Conclusions and Relevance  Among afebrile men with suspected UTI, treatment with ciprofloxacin or trimethoprim/sulfamethoxazole for 7 days was noninferior to 14 days of treatment with regard to resolution of UTI symptoms by 14 days after antibiotic therapy. The findings support the use of a 7-day course of ciprofloxacin or trimethoprim/sulfamethoxazole as an alternative to a 14-day course for treatment of afebrile men with UTI.

Trial Registration  ClinicalTrials.gov identifier: NCT01994538

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CME Disclosure Statement: Unless noted, all individuals in control of content reported no relevant financial relationships. If applicable, all relevant financial relationships have been mitigated.

Article Information

Corresponding Author: Dimitri M. Drekonja, MD, MS, Minneapolis Veterans Affairs Health Care System, 1 Veterans Dr, Mail Code 111F, Minneapolis, MN 55417 (drek0002@umn.edu).

Accepted for Publication: June 1, 2021.

Author Contributions: Dr Drekonja had full access to all of the data in the study and takes responsibility for the integrity of the data and the accuracy of the data analysis.

Concept and design: Drekonja, Trautner, Amundson, Johnson.

Acquisition, analysis, or interpretation of data: Drekonja, Trautner, Kuskowski, Johnson.

Drafting of the manuscript: Drekonja, Trautner, Amundson.

Critical revision of the manuscript for important intellectual content: Drekonja, Trautner, Kuskowski, Johnson.

Statistical analysis: Kuskowski.

Obtained funding: Drekonja.

Administrative, technical, or material support: Drekonja, Amundson.

Supervision: Drekonja.

Conflict of Interest Disclosures: Dr Trautner reports research and consulting funding from Genentech and the National Institute of Allergy and Infectious Diseases for COVID trials; consultancy fees from Genentech; and grants from the US Department of Veterans Affairs (VA) Rehabilitation Research & Development Service and the Agency for Healthcare Research and Quality. Ms Amundson reports receiving salary support for this trial during the conduct of the study from VA Merit Review grants. Dr. Johnson reports grant support from Allergan/Actavis, Cipla/Achaogen, Melinta, Merck, Shionogi, Synitron, Tetraphase; consulting fees from Crucell/Janssen; and pending patents for 2 E coli strain tests. No other conflicts were reported.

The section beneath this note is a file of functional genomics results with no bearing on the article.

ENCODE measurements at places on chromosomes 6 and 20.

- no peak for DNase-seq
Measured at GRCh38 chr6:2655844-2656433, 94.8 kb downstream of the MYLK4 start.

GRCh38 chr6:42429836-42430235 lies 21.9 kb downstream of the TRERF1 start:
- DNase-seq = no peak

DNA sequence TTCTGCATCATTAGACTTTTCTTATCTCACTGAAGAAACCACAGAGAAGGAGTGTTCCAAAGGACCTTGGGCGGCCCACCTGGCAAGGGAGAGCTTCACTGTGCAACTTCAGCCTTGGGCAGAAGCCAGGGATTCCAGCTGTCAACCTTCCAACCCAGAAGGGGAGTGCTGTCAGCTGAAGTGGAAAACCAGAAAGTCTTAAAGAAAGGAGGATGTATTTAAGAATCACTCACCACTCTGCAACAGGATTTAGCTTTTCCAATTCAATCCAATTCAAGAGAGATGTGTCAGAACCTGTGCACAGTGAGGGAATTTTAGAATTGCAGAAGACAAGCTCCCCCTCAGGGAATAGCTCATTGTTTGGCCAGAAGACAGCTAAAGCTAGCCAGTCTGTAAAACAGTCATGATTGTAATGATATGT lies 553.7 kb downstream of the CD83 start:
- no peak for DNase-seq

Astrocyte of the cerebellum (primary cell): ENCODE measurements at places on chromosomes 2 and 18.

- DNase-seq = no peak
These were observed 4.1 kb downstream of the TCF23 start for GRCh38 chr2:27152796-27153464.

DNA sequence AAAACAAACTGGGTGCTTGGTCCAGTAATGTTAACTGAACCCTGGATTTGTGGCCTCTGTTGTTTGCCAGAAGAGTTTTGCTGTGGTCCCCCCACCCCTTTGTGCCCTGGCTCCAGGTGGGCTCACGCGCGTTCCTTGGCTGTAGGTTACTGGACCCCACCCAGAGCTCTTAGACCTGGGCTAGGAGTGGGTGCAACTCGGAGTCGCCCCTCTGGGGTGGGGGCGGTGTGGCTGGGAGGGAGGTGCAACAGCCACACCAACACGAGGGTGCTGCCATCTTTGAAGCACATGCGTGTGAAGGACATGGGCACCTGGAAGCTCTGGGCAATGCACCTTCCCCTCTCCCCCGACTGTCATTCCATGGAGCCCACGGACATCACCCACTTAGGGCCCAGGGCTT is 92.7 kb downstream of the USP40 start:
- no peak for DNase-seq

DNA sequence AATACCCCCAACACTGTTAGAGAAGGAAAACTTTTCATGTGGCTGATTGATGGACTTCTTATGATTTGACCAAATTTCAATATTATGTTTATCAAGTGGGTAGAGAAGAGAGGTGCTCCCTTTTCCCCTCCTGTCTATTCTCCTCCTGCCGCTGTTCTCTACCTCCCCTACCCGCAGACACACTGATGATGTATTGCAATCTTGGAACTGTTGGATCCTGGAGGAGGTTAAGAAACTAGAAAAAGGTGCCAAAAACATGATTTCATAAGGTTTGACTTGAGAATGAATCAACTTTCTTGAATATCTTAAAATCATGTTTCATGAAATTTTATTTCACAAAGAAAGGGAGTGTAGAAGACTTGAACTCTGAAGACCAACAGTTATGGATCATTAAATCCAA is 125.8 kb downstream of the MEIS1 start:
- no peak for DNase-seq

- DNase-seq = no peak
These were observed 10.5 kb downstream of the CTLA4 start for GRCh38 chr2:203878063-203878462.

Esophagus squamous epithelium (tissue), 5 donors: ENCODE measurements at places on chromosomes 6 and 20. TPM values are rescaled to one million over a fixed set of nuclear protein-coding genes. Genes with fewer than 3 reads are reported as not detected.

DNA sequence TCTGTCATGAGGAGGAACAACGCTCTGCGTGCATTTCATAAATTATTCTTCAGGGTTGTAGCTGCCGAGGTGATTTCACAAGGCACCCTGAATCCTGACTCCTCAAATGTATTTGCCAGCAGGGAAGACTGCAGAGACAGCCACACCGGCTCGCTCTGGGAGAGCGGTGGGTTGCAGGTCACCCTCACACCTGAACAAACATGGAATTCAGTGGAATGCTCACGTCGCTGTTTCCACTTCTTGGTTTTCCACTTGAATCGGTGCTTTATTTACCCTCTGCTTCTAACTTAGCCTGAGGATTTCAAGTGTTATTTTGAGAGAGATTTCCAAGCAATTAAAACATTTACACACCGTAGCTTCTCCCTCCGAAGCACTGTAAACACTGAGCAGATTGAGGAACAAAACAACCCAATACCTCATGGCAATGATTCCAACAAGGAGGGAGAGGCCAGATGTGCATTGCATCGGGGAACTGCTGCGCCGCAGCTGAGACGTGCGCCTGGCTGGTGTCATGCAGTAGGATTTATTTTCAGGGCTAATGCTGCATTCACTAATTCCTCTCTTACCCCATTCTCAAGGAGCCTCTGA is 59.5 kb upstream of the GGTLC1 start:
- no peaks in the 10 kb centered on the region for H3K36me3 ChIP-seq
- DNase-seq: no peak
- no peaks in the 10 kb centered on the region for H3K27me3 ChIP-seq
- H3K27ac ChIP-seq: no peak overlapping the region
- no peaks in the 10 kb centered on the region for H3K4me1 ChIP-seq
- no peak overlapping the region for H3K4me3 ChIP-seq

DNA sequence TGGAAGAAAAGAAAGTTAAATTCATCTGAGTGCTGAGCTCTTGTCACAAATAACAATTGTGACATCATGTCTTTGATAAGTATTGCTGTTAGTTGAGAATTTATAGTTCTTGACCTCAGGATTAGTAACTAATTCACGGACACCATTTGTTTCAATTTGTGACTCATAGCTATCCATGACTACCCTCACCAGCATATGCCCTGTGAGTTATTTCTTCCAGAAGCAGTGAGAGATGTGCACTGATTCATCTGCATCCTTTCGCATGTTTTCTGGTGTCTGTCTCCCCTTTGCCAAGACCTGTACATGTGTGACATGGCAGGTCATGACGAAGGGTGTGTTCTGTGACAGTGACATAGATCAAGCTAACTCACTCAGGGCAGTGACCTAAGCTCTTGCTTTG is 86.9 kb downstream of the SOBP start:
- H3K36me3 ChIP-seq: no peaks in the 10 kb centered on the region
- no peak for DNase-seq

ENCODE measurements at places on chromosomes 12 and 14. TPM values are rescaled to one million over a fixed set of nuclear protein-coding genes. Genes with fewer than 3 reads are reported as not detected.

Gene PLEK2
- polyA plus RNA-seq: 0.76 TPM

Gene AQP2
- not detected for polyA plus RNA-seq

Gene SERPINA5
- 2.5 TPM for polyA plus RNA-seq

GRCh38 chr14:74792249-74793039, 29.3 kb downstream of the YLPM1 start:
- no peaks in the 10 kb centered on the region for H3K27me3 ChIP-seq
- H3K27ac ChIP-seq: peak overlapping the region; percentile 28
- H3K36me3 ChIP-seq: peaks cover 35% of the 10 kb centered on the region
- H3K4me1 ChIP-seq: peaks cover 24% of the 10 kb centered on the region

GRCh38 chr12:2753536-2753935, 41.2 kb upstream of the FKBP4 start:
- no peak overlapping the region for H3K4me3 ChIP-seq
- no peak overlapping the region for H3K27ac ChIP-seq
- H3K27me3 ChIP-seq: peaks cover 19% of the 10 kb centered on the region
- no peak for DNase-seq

Funding/Support: The study was funded by the VA Merit Review Program, grant number I01BX007080. Dr Trautner’s work is supported in part by a grant from the Houston VA Health Services Research & Development Center for Innovations in Quality, Effectiveness, and Safety (CIN 13-413).

Role of the Funder/Sponsor: The funding organization reviewed the design and conduct of the study. The funder had no role in the collection, management, analysis, and interpretation of the data; preparation, review, or approval of the manuscript; or decision to submit the manuscript for publication.

Data Sharing Statement: See Supplement 3.

Additional Contributions: We thank the participants in this trial and the clinicians at the Minneapolis VA Medical Center and the Michael E. DeBakey VA Medical Center in Houston, who referred patients to this study.